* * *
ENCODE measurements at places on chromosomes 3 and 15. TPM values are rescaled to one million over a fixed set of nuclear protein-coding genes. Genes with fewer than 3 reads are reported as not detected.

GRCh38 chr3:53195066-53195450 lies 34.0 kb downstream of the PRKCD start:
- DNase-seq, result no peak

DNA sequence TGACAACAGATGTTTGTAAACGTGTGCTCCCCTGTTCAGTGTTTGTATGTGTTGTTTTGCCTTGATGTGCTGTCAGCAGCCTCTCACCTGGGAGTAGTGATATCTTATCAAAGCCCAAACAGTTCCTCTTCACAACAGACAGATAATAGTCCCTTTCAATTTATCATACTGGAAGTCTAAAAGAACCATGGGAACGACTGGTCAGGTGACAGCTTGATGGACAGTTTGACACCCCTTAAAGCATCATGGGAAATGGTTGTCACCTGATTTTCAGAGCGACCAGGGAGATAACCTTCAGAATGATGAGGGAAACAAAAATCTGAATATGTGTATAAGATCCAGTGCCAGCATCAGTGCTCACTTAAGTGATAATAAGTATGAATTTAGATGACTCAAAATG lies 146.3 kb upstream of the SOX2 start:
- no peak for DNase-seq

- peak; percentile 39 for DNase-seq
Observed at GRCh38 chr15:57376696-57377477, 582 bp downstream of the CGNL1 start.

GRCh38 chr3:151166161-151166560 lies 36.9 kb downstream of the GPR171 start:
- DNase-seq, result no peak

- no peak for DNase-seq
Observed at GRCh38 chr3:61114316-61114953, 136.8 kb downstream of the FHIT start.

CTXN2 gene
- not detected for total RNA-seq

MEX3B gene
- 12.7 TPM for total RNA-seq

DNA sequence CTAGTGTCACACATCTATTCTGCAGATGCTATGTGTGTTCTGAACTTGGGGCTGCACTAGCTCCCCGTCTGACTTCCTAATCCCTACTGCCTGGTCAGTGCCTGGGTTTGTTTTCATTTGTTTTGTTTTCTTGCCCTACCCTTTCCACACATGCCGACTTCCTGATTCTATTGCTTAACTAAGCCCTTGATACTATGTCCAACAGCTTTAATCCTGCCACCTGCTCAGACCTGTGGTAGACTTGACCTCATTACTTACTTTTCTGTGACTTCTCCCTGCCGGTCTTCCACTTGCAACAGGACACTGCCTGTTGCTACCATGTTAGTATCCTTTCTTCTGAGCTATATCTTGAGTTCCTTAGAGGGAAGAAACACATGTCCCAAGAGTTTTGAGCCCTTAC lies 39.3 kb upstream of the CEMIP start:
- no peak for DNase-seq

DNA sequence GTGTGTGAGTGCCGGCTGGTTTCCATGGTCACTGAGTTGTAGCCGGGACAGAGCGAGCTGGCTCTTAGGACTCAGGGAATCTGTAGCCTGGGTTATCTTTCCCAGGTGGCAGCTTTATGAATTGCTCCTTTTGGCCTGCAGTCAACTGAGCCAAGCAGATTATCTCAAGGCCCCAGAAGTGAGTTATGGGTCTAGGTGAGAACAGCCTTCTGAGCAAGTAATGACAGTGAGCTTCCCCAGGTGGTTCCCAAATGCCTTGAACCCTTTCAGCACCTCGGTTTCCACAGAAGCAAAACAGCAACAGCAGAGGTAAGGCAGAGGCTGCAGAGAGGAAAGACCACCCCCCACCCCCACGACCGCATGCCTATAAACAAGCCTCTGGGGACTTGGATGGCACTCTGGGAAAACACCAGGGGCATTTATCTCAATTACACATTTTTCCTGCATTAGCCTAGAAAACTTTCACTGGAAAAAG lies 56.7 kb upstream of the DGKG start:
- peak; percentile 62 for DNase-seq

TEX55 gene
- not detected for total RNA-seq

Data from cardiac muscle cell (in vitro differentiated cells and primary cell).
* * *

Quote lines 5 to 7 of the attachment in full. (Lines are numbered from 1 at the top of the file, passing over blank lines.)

- no peak for DNase-seq

- peak; percentile 39 for DNase-seq
Observed at GRCh38 chr15:57376696-57377477, 582 bp downstream of the CGNL1 start.